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My Addiction is Affecting My Career - What Do I Do?

Life isn’t always predictable or perfect. From time to time, mistakes are made, difficulties are experienced, and misfortunes are suffered. All of these trials and tribulations can lead to harmful outcomes that need to be addressed in order to sustain our well-being.

This is very much the case with addiction. Becoming addicted to a substance doesn’t make you a bad or lesser person; It just means you’ve fallen into a suboptimal habit that needs to be confronted. Not just for the betterment of your health but also for those who care about you.

It’s important to remember this is always possible, and the journey is always worth taking.

Often, the best way to realize you have a problem is to see it affecting areas of your life you previously had control over. If you’ve noticed that your addiction is affecting your career, you may be wondering what may be next.

In this post, we’ll discuss this topic at length. We will provide you with important, responsible next steps. Note that there are no shortcuts to the best outcome; there is only that which works and that which doesn’t. We aim to provide you with the former and a pathway to achieving it.

1. Be Honest

Any kind of positive first step to recovery first requires accepting you have a problem.

Without that, any lasting care or recovery steps you take will be half-hearted or not fully applied. It’s not easy to admit this, but it will make the most difference.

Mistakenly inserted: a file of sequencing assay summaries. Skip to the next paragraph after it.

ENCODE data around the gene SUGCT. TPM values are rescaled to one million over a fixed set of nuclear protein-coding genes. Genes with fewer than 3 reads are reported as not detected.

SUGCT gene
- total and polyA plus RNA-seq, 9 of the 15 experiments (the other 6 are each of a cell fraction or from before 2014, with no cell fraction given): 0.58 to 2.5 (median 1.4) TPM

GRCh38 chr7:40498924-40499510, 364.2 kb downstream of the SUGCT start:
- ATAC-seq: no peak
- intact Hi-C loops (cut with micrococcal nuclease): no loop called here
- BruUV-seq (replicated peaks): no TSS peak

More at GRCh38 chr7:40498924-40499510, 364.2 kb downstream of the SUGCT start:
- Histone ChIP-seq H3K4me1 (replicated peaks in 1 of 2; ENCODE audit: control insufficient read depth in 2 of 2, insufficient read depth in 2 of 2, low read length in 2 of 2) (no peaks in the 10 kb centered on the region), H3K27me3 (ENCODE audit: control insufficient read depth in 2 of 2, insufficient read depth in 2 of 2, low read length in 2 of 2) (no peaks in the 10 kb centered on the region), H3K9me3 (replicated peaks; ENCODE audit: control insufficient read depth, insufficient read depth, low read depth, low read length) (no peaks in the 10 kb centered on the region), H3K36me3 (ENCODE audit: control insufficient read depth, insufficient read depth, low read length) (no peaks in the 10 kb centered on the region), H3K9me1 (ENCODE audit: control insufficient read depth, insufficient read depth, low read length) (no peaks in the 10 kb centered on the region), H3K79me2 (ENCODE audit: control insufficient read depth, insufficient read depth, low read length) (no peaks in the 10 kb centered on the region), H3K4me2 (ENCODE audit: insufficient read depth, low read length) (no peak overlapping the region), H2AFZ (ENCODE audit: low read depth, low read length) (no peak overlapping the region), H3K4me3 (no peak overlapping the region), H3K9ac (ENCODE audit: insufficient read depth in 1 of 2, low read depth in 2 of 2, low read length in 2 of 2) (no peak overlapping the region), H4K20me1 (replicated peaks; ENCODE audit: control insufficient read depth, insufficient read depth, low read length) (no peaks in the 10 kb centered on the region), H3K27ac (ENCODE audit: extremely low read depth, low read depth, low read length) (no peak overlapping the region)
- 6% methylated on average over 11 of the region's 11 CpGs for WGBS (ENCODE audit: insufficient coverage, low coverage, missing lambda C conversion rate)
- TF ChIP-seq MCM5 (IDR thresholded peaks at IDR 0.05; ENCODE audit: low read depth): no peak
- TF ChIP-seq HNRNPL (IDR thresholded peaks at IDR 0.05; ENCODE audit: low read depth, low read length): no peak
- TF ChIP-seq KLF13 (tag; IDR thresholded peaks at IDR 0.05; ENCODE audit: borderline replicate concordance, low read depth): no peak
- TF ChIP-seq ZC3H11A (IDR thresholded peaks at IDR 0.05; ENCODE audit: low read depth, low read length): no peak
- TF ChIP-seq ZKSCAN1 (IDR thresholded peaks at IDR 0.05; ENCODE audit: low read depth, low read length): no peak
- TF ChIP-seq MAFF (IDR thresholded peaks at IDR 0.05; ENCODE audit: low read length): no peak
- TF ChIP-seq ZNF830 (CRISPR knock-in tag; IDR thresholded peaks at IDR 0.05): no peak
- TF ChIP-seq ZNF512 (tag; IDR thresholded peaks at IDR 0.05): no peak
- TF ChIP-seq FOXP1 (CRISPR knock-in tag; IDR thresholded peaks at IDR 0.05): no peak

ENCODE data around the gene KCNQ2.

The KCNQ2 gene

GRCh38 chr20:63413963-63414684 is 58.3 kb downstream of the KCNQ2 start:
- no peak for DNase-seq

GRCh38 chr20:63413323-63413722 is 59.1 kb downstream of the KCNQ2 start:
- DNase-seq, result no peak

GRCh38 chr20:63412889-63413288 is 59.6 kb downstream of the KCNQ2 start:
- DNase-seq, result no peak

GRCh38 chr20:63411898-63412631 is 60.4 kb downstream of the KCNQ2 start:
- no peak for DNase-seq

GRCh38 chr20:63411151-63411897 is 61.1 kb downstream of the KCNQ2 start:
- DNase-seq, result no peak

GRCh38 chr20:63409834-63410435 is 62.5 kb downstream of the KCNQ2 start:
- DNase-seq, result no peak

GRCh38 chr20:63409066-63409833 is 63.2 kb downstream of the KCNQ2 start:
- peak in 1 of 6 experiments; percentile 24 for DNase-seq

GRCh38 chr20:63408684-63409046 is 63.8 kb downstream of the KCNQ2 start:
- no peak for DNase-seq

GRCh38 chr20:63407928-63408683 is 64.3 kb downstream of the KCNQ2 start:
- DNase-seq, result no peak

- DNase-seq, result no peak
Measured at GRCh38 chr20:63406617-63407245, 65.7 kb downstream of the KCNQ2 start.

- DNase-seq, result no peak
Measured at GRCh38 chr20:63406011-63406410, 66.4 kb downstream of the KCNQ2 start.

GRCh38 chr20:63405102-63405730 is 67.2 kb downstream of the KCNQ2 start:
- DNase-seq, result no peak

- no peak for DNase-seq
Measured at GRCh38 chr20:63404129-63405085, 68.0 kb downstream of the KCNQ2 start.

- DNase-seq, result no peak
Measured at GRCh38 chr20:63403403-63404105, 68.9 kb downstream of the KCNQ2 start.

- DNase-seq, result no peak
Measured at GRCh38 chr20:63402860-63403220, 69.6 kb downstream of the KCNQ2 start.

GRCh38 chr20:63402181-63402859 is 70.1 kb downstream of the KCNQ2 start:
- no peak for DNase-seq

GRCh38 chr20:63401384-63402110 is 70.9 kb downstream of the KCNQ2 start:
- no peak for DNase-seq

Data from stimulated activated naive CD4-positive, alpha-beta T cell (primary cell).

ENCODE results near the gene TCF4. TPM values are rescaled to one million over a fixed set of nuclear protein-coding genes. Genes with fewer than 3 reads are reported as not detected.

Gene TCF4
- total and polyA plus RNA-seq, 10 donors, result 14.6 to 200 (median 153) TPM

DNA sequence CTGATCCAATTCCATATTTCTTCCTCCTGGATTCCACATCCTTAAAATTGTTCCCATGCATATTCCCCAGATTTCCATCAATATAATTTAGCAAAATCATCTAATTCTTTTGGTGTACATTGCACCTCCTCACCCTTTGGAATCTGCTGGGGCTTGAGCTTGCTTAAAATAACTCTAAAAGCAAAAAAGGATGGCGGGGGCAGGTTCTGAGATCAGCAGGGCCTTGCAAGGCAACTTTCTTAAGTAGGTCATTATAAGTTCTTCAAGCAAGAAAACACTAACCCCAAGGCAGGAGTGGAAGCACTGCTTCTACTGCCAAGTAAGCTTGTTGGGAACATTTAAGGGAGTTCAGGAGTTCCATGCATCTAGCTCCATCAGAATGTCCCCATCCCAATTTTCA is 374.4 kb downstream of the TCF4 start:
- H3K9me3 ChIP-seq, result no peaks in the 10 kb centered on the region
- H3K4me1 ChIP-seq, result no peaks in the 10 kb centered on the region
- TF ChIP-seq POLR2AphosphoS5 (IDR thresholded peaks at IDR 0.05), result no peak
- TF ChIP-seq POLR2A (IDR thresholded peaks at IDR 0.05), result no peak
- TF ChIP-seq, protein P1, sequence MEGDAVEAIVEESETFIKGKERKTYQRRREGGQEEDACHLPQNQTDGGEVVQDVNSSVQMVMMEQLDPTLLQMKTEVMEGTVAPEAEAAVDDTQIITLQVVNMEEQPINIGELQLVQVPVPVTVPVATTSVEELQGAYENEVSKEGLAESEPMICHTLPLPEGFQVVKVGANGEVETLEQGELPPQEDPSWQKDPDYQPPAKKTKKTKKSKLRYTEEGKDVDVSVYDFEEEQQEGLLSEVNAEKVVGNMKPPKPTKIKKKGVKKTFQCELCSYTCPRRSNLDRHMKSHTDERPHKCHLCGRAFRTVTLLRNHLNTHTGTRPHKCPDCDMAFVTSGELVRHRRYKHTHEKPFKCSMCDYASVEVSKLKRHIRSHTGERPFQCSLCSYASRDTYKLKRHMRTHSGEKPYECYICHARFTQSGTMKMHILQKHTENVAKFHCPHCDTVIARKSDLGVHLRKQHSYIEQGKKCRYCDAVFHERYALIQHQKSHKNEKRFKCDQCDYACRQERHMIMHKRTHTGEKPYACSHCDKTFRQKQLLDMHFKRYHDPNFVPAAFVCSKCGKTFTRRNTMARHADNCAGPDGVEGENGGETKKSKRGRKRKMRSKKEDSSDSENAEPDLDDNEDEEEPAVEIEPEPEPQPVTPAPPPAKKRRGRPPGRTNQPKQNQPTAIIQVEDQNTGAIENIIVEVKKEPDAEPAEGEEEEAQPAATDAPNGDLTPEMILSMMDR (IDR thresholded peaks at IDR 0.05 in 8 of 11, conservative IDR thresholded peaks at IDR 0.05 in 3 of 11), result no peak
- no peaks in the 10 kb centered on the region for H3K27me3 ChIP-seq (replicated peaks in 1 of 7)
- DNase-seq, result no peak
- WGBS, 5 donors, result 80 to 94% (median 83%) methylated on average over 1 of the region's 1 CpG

You’re not a bad person for requiring support. It takes a lot of courage and strength to admit this to others and to seek help. You will endlessly thank yourself for this step later on down the line.

2. Discuss This With Your Employer

Secondly, it’s important to be candid with your employer. If you’ve noticed your addiction affecting your work, professional relationships, and your ability to be present on the job, then you need to focus on resolving the addiction. 

Otherwise, you’re never sure how misdirected attention could affect others. In particular, jobs that involve workplace hazards. Hiding the addiction and causing a workplace hazard helps no one.

This will help your employer decide their own next steps. Though it is scary, your employer can decide from suspension to a full, confidential HR review. Note that they are under essential confidentiality regulations pertaining to your health, so this won’t “expose you” to others. 

At this point, they may help you access employee assistance programs. Medical leave may also be on the cards. If you work a job where regular employment protections might not apply to you (such as a freelancing career), then it’s always healthier to have time off to recover than it is to continue struggling and letting the problem develop.

3. Rest on Your Support Network

If you have a support network, it’s helpful to make sure you leverage it. You may move back into your parent’s house, ask for help from a friend, or simply spend more time with those who mean the most to you.